Getting ready or war! (Cuban Missile Crisis)

I had just rotated home back to Donaldson AFB, SC after 90 days TDY at Rhein Mein , Germany . After checking into my squadron, I went on leave. I was going to Western North Carolina the next day. I had heard a news advance about a speech by the President that evening and tuned into CBS news on the black and white Zenith TV. Kennedy gave his famous speech. Within the next hour the phone rang, it was the squadron navigator, Major Jackson. The boss told me to pack a B-4 bag, bring my field gear, and get to the squadron on the double. I did, they did, we all did, but after a few hours hanging around the squadron we were sent back home for the night. The next day I was on my way to Ft. Bragg (Pope AFB) to pick up the 82nd Airborne and then on to various locations in South Eastern USA . Several civilian airfields in the SE were mobilized for military use.

I later flew with an airline pilot who had been an enlisted paratrooper with the 82nd. He shared how they slept on the floor of a hanger at my base, Donaldson AFB. He had physically carried pallets of grenades, mortars, and small arms ammunition about our C-124s and rigged them for airdrop.

All civilian flights, except for scheduled airlines, were forbidden South of certain latitude. I think that was 30 or 31 degrees North which became a kind of ADIZ. VFR flight plans required special FAA/DOD coordination.

Another interesting tidbit. Donaldson Airplane Patch (AFB) was a casual MATS base at Greenville , SC. Perhaps a military country club would be a better descriptor. We had a minimal security prison on the base and the inmates did a good job of keeping the grounds looking sharp. Our enlisted troops led a quasi-military life; at least they wore uniforms, and put up with a minimum of military BS. When President Kennedy gave his dire speech all of the 90+ C-124s in the Wing had the USAF anti-collision day glow orange paint on the nose, wingtips, and empennage. By noon the day after the speech, all the paint was gone, the troops doors taped, A-frames and cables for static lines rigged, and cargo drop ramps installed in some aircraft. In other words, the aircraft were quickly prepared for war.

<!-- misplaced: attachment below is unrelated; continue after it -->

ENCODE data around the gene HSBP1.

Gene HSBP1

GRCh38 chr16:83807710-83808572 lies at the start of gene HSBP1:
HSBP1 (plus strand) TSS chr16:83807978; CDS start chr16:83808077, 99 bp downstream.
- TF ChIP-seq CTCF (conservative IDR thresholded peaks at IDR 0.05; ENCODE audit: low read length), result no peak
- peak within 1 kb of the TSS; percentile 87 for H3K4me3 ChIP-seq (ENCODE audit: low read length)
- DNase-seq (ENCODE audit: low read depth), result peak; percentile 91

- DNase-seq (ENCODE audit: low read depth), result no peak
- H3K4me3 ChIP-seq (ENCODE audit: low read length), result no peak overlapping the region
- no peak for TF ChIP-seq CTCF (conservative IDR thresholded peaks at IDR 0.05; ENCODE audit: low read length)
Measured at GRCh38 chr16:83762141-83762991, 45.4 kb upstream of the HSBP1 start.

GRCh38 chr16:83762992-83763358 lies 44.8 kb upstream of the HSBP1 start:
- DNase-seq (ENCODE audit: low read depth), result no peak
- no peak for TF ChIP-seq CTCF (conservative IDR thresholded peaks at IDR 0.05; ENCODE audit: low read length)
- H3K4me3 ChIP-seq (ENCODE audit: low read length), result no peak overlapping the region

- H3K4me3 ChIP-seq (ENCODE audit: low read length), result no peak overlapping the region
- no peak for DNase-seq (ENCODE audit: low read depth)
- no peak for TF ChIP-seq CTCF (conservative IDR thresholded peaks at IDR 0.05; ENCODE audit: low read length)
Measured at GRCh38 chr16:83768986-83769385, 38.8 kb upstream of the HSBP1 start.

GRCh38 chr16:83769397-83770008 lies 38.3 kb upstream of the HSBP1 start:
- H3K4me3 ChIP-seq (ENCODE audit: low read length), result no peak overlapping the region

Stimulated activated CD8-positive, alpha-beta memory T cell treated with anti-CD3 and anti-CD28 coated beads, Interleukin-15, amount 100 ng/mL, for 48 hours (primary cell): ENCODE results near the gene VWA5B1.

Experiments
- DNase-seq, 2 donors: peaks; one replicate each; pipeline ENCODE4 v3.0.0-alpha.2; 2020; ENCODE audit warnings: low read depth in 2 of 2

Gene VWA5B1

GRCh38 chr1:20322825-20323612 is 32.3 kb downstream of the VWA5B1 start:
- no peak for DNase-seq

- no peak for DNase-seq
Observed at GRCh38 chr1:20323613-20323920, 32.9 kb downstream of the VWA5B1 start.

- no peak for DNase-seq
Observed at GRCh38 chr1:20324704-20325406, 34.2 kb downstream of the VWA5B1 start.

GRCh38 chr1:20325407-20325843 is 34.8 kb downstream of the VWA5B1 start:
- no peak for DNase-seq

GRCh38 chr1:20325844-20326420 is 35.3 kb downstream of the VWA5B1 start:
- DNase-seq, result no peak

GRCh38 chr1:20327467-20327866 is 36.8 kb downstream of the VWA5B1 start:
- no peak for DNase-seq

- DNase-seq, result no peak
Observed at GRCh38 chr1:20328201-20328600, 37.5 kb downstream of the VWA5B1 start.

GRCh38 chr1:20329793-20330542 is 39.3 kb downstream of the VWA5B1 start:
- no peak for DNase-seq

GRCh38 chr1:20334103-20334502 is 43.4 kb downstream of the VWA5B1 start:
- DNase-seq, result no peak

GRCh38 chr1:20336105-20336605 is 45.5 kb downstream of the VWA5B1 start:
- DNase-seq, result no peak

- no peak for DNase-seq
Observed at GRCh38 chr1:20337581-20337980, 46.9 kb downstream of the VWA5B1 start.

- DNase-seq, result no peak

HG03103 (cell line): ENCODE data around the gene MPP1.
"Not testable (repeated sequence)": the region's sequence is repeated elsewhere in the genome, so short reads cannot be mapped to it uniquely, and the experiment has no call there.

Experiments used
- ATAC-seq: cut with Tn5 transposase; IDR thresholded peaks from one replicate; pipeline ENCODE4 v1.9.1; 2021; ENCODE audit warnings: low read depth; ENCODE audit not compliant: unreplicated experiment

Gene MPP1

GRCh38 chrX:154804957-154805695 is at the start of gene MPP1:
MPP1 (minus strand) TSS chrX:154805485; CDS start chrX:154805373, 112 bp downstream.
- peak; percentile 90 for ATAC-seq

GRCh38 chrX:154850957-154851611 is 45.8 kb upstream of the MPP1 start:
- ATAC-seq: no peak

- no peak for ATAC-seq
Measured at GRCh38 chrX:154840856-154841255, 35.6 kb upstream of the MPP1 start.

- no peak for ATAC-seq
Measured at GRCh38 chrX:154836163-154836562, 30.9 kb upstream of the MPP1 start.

Who did the work? The enlisted troops on the base, who never walked within a city block of an aircraft, were mobilized and quickly put to working stripping paint and rigging airplanes. It was an impressive example of how fast the U.S. military can move when pressed to the hilt. At this point, I knew for sure I was in the military.

In my report to classmates I neglected to mention that I landed at Gitmo during the Cuban Crisis. We were sent to Guatemala City to pick up some mysterious passengers and equipment that we were not supposed to see , nor ever know were aboard. Departing for Guantanamo we filed for Port of Prince , Haiti and as we came within sight of Haiti we cancelled the IFR flight plan. The remainder of the flight DVFR. As usual, some folks did not get the word. The landing at NAS Guantanamo was a night and we were intercepted by F-8s. The Navy and DOD dependents had been evacuated from the Guantanamo before the onset of the political crisis. When we checked in 80 miles out with a MATS call sign  many of the sailors assumed we had the dependents aboard. It was absolutely amazing how many sailors met us at the ramp on such short notice. Sorry guys! The Navy enlisted word of mouth moves much faster than DOD/FAA communications.

We had breakfast in a Navy chow hall, steak and eggs washed down by a can of Budweiser. We sat on the porch of the BOQ drinking our beer as the Marines dug in on the hill below the fence changed watch. Now watching a thousand of so Marines emerge out of that hill was impressive.